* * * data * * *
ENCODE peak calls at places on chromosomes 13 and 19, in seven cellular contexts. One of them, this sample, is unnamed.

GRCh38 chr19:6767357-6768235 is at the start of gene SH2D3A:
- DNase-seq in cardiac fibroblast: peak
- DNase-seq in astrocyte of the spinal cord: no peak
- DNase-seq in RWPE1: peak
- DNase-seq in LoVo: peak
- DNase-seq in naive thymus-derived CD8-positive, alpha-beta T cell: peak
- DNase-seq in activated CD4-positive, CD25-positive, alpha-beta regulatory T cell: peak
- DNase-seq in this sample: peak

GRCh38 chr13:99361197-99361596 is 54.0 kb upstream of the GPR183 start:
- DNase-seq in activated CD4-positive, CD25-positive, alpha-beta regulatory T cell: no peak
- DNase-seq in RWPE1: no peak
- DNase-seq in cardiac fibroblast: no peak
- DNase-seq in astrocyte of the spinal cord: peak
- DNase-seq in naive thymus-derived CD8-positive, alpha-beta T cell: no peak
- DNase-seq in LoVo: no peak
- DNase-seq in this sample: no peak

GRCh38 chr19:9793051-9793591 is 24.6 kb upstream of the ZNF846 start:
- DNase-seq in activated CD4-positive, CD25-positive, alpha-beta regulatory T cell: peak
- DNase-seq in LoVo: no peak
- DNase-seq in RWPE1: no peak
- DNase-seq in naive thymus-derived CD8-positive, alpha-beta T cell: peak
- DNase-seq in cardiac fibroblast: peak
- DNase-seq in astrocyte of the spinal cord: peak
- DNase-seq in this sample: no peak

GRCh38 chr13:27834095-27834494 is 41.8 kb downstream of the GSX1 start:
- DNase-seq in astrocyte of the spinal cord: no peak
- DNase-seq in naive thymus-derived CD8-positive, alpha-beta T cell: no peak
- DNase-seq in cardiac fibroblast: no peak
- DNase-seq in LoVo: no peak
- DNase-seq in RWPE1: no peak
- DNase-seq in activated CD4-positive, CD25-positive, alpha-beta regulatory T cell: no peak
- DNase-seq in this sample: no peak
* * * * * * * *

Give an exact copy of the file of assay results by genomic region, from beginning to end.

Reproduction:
ENCODE peak calls at places on chromosomes 13 and 19, in seven cellular contexts. One of them, this sample, is unnamed.

GRCh38 chr19:6767357-6768235 is at the start of gene SH2D3A:
- DNase-seq in cardiac fibroblast: peak
- DNase-seq in astrocyte of the spinal cord: no peak
- DNase-seq in RWPE1: peak
- DNase-seq in LoVo: peak
- DNase-seq in naive thymus-derived CD8-positive, alpha-beta T cell: peak
- DNase-seq in activated CD4-positive, CD25-positive, alpha-beta regulatory T cell: peak
- DNase-seq in this sample: peak

GRCh38 chr13:99361197-99361596 is 54.0 kb upstream of the GPR183 start:
- DNase-seq in activated CD4-positive, CD25-positive, alpha-beta regulatory T cell: no peak
- DNase-seq in RWPE1: no peak
- DNase-seq in cardiac fibroblast: no peak
- DNase-seq in astrocyte of the spinal cord: peak
- DNase-seq in naive thymus-derived CD8-positive, alpha-beta T cell: no peak
- DNase-seq in LoVo: no peak
- DNase-seq in this sample: no peak

GRCh38 chr19:9793051-9793591 is 24.6 kb upstream of the ZNF846 start:
- DNase-seq in activated CD4-positive, CD25-positive, alpha-beta regulatory T cell: peak
- DNase-seq in LoVo: no peak
- DNase-seq in RWPE1: no peak
- DNase-seq in naive thymus-derived CD8-positive, alpha-beta T cell: peak
- DNase-seq in cardiac fibroblast: peak
- DNase-seq in astrocyte of the spinal cord: peak
- DNase-seq in this sample: no peak

GRCh38 chr13:27834095-27834494 is 41.8 kb downstream of the GSX1 start:
- DNase-seq in astrocyte of the spinal cord: no peak
- DNase-seq in naive thymus-derived CD8-positive, alpha-beta T cell: no peak
- DNase-seq in cardiac fibroblast: no peak
- DNase-seq in LoVo: no peak
- DNase-seq in RWPE1: no peak
- DNase-seq in activated CD4-positive, CD25-positive, alpha-beta regulatory T cell: no peak
- DNase-seq in this sample: no peak